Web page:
Wednesday, January 4, 2012

AmyP, FedUpMom, kcab and Anonymous on More front page accolades for hands-on classrooms

(http://oilf.blogspot.com/2011/12/more-front-page-accolades-hands-on.html)


Amy P said...

Is there some sort of pre-written template available to the journalists who turn out these pieces? Ugh.
FedUpMom said...

Something tells me that newspapers don't put their ace reporters on the education desk. I think this reporter is lazy more than anything else, and just repeating tired old phrases he's heard somewhere before. "No more desks in rows?" That might have been news in 1960.

Katharine Beals said...

Interestingly, the notion that students still mostly sit in rows is perpetuated by contemporary shows like South Park. Of course, it's easier to film (or depict) a class of kids if they're all sitting forward, but what makes things convenient for cinematographers and animators also contributes to the distorted views of classrooms by people in general and (sloppy) ed journalists in particular.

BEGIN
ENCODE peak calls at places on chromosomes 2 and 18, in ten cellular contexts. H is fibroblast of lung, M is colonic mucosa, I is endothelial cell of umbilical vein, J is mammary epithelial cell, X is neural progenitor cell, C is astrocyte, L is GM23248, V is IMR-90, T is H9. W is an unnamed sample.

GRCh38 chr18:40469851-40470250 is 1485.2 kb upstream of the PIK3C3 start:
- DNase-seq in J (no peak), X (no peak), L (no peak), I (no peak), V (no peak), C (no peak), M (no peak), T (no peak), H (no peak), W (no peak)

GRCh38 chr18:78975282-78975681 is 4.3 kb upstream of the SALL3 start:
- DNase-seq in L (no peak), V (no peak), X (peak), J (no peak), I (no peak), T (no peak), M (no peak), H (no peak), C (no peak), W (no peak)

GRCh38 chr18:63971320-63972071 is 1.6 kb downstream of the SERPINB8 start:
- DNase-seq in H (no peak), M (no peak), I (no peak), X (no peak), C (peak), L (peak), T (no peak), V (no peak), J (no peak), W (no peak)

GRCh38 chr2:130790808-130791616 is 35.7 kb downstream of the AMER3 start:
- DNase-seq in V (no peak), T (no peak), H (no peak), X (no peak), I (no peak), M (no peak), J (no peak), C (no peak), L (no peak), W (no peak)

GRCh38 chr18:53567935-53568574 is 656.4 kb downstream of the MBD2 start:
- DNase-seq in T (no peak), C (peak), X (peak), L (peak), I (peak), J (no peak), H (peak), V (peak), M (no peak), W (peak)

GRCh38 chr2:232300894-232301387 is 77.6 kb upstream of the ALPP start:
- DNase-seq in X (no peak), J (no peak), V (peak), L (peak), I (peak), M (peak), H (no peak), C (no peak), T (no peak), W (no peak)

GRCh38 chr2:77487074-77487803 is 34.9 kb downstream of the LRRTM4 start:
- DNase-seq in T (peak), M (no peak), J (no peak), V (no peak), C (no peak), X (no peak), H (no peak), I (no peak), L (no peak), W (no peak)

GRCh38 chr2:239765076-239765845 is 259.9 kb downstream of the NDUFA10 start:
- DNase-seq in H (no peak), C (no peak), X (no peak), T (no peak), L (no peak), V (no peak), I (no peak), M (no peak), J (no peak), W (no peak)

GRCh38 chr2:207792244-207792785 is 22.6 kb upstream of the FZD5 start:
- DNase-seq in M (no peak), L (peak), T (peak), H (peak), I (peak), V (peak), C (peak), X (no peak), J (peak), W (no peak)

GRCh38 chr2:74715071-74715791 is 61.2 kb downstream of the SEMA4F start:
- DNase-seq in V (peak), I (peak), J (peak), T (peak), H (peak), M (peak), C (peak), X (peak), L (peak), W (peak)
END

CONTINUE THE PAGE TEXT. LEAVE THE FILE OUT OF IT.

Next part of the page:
kcab said...

Just to offer a different view, maybe the tendency for desks to be arranged in rows varies a lot? I can't recall very many of my kids' elementary school classrooms having desks arranged in rows, but middle and high school have tended toward straightforward rows. Some classes never are (science, music) but most seem to be.

Anonymous said...

My sister is a teacher and she is really opposed to kids sitting around tables. Her son has Aspergers and she said it makes focusing even harder for him. She says that kids by nature are easily distracted and that the last thing you want to do is arrange desks in a way that makes it too easy for kids to focus on anything other than the teacher.
From what she has said, desks arranged in rows are pretty rare in the schools she has taught in. Her daughter attends a charter school and they do have rows. Her son attends a public school and they don't use rows.
My daughter takes homeschool classes through a charter school. They have rows in some classes but large tables in others. It would be interesting to see some statistics on rows versus other arrangement.

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